Many preachers shoot themselves in the foot when they start off with hackneyed or formulaic phrases that fail to capture the fleeting attention of those in the pew. Charley Reeb, a Florida pastor known as a gifted preacher, outlines nine opening lines that good preachers avoid.
Preaching is challenging. When someone suggested to Winston Churchill that he ought to put his oratorical skills to use as a preacher, he replied, “I am not such a fool as to think that I could speak to essentially the same people about the same subject each week and keep their attention.” Indeed.
The preacher’s job is tough enough as it is without shooting ourselves in the foot. Here is my list of nine things preachers should never say.
1. Last night as I was watching Netflix
We’ve all had those crazy weeks when we were late getting a sermon finished, but we don’t have to broadcast it. If Netflix saved your sermon on Saturday night, don’t make it worse by telling your congregation about it. They will think you slapped the sermon together on your way to church. If you do reference Netflix, leave out the part about Saturday night!
Never forget that most of your listeners have survived a week of soccer games, angry bosses, deadlines, and overdue bills. What difference will your sermon make to their lives?
2. I have three points today
You want to kill your sermon before it starts? Tell your congregation how many points your sermon will have. They will begin anticipating how long your sermon will be and never pay attention to your message. “It took her ten minutes to get through point one! We’ve got a long way to go.” Keep them in suspense.
3. Let me tell you a funny story
Don’t ever begin a story this way. First, you remove the element of surprise, which is half the fun of humor. Second, your listeners will be the judge. If you tell them it’s funny, many of your listeners will think, “We’ll see if it’s funny or not.” Instead of experiencing the story, they will critique the story. If the story is funny let it speak for itself.
4. Our Scripture lesson for today is
Starting your sermon by reading the text is a big mistake. Many of your listeners are not waiting expectantly to hear a text of Scripture. It is unfortunate, but some of your listeners don’t even believe the Bible is inspired. They need to be convinced why they should listen to the text. Most listeners decide in about two minutes whether a sermon is worth listening to. I suggest spending that time telling them why they should care about your Scripture lesson and then read it.
5. Before I begin today
You begin your sermon the moment you open your mouth, so this statement doesn’t make any sense. What’s more, listeners want to know right off the bat where you’re going to be taking them. If you waste time giving more announcements or make an irrelevant joke about last night’s football game, there’s a good chance you will lose some of your listeners. As journalists like to say, “Don’t bury the lead.”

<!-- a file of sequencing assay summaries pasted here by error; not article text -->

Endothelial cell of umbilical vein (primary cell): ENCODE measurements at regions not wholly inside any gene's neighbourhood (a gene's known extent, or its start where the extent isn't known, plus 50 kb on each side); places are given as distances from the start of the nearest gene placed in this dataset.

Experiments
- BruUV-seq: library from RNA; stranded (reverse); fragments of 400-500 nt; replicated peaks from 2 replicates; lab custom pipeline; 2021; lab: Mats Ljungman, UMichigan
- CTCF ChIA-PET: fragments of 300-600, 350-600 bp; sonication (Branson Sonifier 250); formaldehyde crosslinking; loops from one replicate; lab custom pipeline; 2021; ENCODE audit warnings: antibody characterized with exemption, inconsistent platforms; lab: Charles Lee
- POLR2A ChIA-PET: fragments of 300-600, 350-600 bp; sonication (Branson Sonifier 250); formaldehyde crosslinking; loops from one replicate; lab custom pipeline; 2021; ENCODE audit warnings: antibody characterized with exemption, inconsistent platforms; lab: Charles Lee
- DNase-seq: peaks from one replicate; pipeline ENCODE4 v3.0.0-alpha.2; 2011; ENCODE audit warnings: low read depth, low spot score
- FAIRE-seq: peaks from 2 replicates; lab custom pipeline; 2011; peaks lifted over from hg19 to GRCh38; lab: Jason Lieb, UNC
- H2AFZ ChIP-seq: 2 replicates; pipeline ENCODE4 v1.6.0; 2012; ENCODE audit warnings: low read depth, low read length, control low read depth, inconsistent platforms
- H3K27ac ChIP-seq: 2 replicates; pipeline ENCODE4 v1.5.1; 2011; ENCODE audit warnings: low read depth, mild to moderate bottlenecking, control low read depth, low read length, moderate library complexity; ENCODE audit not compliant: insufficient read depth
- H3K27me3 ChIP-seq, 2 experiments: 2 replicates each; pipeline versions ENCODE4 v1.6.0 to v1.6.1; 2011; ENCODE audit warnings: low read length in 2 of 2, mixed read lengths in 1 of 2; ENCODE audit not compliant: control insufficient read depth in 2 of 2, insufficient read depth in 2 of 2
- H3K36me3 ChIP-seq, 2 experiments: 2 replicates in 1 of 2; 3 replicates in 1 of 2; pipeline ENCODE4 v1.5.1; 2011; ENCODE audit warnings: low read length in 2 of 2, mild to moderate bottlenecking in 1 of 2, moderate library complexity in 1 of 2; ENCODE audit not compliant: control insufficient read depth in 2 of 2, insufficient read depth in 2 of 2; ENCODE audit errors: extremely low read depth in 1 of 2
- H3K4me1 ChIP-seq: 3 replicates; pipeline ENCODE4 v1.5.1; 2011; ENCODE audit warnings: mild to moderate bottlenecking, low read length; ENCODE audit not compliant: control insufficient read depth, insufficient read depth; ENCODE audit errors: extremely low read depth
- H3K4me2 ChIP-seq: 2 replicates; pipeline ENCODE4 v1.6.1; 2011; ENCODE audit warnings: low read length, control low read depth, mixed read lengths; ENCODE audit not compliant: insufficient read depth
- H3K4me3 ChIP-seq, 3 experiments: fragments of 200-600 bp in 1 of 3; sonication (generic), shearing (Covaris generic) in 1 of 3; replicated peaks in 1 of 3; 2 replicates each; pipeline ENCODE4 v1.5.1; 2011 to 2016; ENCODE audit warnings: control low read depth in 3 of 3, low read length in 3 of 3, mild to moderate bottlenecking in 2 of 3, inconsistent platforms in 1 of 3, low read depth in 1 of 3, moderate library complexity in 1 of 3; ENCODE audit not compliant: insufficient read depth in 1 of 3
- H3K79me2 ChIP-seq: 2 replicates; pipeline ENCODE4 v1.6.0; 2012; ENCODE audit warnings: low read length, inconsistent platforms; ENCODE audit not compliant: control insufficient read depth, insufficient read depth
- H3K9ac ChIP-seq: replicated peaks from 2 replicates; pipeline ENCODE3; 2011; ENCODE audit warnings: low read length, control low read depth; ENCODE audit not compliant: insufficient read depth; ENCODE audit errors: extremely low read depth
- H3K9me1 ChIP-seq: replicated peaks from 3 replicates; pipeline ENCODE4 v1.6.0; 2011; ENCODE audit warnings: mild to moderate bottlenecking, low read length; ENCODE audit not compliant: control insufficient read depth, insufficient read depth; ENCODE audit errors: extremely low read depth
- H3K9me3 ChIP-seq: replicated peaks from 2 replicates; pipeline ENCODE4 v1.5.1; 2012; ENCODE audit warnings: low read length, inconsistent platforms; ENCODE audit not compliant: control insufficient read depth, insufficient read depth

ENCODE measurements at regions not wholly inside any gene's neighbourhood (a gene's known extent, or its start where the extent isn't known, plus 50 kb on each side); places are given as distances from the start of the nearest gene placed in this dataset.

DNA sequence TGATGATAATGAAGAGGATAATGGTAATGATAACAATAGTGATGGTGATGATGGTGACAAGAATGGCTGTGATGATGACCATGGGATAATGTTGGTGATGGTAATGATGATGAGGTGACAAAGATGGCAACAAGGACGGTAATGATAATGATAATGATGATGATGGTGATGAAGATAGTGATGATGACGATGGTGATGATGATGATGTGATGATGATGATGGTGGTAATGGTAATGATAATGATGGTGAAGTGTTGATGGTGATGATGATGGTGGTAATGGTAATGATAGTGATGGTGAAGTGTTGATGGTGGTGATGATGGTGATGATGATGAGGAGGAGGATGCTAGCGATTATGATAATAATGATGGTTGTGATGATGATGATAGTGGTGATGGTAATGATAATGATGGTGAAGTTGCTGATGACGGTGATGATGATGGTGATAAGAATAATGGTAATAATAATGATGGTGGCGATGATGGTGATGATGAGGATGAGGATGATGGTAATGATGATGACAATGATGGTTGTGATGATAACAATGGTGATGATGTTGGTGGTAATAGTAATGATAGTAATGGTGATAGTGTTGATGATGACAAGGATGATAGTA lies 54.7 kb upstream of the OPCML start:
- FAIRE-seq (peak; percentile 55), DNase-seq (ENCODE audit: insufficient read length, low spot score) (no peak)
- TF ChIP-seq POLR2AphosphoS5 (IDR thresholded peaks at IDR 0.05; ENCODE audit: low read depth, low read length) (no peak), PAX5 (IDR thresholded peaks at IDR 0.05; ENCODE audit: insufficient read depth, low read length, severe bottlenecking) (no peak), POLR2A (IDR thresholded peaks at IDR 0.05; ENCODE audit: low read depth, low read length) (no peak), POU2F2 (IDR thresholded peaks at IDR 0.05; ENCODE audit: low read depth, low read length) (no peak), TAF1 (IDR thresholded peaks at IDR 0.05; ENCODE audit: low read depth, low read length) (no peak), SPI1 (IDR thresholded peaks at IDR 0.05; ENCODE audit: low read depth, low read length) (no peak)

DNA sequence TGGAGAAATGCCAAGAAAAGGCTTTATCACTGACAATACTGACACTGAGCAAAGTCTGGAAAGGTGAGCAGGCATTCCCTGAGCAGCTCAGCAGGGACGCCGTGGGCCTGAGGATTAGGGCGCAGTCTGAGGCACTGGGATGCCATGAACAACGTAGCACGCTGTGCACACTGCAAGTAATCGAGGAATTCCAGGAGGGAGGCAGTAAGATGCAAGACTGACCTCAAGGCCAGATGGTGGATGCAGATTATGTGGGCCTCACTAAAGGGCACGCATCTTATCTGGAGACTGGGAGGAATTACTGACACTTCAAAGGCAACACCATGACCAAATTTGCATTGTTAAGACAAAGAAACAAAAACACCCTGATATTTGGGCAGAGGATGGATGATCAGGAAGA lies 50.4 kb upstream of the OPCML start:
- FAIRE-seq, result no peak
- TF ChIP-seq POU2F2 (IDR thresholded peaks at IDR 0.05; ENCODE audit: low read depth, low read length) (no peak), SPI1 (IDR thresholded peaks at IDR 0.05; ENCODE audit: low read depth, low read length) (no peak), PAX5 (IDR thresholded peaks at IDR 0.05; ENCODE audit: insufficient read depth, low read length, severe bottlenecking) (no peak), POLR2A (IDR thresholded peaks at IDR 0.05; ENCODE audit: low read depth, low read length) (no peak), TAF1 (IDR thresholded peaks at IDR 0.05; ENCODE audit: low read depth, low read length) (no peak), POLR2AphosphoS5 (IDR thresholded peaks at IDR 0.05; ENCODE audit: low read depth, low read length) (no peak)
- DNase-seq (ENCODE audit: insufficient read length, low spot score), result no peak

6. My New Testament professor said
We’ve all had professors who were like Yoda to us, but don’t make the mistake of assuming your listeners care about the insights of your seminary professors. This is what is known as the “Curse of Knowledge.” Of course you should allow the wisdom of seminary to guide your sermon preparation, but never forget that most of your listeners don’t share your frame of reference. They’ve survived a week of soccer games, angry bosses, deadlines, and overdue bills. What difference will your sermon make to their lives?
7. Let me illustrate
Just illustrate! Don’t preface your illustration by telling them it will be an illustration. See how ridiculous that sounds? Just give the illustration. Like humorous stories, effective illustrations have an element of surprise to them. Don’t steal your illustration’s thunder. A good illustration needs no introduction.
8. Did you hear the one about the priest, minister, and rabbi?
Steer clear of corny and canned jokes. Your sermons deserve better. I know, I know. What’s his name on television (the one with a big smile) tells a corny joke at the beginning of every sermon. If you want to emulate him, you have bigger problems. Every once in a while you may come across a good joke to tell but use those sparingly. The best humor comes naturally from your own observations, insights, and experiences of life.
9. For those of you who were not here last week, let me recap
Unless you’re really into guilt trips, don’t remind your listeners of their past absences in worship, especially at the beginning of your sermon. That’s not the best way to capture their attention. And those who were in attendance shouldn’t be rewarded with a long summary of previous sermons in a series. Recapping is fine as long as you are short and concise.
This article is adapted from Charley Reeb’s blog about preaching at charleyreeb.com. He is author of That’ll Preach! 5 Simple Steps to Your Best Sermon Ever (Abingdon Press, 2017). The book is available through Cokesbury and Amazon.